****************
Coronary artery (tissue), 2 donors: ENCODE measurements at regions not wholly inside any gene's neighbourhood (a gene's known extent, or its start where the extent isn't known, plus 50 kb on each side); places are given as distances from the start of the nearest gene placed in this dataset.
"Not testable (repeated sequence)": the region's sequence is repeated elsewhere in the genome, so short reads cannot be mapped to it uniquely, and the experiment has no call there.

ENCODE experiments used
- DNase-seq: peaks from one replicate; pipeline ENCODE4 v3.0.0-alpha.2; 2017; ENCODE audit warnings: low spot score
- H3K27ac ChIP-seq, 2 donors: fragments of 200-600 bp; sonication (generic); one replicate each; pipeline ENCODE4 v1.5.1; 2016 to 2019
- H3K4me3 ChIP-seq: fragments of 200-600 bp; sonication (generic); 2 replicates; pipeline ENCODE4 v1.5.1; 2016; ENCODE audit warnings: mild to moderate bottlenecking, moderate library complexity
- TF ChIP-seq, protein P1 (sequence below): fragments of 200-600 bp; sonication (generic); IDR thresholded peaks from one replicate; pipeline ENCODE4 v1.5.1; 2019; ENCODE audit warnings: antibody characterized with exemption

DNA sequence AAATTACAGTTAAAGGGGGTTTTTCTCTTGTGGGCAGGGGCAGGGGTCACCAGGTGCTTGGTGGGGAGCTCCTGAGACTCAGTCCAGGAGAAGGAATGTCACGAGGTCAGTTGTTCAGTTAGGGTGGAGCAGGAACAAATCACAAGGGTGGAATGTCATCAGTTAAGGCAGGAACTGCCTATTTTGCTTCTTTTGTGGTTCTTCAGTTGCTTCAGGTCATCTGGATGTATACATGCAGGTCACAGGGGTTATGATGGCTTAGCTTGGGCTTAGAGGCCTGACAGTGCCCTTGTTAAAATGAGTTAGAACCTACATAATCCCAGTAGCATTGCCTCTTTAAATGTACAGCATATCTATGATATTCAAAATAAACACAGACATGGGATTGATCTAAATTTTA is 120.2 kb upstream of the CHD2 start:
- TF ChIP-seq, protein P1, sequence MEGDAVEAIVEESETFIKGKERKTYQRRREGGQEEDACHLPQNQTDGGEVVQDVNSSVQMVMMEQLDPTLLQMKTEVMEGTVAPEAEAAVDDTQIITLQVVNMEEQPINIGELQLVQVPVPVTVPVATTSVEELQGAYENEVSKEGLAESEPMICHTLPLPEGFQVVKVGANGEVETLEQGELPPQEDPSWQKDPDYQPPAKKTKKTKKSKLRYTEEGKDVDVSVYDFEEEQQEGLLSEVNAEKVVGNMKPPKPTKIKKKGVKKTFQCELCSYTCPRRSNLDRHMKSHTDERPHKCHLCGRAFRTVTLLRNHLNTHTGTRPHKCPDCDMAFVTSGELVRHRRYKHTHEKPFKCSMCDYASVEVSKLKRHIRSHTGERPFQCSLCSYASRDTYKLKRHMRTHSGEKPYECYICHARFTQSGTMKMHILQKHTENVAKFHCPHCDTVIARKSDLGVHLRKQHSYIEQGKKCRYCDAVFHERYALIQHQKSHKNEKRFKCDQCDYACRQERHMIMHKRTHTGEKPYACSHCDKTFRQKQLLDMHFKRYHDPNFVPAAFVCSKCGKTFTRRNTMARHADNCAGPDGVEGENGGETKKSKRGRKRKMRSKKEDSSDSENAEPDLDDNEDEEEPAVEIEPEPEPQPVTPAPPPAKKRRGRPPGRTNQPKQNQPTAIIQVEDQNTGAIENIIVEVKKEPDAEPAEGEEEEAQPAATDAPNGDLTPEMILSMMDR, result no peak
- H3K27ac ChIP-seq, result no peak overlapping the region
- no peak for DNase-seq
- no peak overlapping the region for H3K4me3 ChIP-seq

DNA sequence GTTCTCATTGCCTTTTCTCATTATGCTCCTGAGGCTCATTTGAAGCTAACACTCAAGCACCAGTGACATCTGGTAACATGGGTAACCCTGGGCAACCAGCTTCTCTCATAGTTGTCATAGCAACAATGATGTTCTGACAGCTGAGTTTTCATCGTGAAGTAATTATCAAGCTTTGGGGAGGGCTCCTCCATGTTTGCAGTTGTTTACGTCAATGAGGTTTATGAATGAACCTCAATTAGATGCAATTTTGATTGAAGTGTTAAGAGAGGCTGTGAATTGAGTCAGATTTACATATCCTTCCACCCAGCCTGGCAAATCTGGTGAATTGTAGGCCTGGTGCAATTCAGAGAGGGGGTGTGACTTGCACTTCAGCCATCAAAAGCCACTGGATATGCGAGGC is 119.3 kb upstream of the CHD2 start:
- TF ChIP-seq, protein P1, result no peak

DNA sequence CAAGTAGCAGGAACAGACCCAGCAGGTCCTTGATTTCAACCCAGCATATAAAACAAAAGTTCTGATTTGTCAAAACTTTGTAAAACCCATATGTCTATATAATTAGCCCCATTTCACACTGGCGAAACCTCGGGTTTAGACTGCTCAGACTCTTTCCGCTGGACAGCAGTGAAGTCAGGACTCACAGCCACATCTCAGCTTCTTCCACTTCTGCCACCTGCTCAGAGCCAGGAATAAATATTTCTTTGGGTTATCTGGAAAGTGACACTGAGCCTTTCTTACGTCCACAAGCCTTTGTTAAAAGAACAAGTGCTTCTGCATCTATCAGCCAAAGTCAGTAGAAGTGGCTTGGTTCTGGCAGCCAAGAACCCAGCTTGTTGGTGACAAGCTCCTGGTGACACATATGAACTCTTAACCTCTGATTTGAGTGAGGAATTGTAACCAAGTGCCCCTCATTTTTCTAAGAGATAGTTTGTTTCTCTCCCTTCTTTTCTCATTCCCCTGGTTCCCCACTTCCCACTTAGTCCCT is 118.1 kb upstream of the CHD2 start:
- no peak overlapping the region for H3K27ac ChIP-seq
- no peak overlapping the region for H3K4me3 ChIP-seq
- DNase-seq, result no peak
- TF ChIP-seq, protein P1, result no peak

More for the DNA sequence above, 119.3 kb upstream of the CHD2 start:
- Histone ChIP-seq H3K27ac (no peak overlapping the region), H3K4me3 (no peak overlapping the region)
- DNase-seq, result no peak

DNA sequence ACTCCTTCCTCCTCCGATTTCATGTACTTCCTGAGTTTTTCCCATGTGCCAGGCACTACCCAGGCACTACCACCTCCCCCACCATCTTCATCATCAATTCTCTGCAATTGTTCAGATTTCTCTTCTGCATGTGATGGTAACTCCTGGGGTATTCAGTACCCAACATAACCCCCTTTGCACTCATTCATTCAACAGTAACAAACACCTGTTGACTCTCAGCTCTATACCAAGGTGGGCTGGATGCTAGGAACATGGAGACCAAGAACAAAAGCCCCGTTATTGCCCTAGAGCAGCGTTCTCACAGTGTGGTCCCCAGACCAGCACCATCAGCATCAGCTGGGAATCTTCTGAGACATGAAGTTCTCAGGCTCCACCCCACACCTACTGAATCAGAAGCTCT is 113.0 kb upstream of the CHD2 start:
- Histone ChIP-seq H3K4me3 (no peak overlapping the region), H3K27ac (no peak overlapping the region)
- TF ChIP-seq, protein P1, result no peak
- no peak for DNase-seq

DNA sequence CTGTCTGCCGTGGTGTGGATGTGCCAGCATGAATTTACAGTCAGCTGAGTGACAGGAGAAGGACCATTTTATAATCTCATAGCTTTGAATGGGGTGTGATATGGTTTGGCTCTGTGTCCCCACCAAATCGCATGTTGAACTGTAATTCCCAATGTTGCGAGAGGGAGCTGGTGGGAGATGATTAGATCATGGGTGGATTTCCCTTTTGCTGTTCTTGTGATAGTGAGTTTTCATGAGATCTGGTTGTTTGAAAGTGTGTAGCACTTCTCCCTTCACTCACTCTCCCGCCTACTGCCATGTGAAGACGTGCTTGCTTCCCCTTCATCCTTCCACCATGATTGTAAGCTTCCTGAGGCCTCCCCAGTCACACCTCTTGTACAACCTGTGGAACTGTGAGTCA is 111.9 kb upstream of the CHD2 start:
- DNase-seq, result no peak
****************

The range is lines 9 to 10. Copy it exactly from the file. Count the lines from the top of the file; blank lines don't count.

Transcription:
- TF ChIP-seq, protein P1, sequence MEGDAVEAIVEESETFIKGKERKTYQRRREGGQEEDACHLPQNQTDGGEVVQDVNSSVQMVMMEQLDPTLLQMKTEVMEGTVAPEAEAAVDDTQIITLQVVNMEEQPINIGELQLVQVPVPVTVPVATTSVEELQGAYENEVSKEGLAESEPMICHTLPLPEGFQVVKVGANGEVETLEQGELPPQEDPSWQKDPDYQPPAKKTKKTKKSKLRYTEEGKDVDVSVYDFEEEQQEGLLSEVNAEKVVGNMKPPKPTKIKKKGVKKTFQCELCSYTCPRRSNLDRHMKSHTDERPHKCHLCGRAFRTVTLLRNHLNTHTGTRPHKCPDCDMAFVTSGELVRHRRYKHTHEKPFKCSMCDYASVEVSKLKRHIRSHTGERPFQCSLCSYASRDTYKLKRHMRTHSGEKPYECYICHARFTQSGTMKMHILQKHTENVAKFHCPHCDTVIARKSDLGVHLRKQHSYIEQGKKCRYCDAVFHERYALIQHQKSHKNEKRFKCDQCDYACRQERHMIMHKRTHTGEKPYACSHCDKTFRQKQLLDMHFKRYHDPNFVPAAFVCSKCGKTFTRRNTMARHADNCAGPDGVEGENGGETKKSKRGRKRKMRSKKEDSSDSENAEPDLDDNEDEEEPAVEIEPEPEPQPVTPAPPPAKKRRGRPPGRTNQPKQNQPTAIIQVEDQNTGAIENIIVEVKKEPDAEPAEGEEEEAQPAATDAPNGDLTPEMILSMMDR, result no peak
- H3K27ac ChIP-seq, result no peak overlapping the region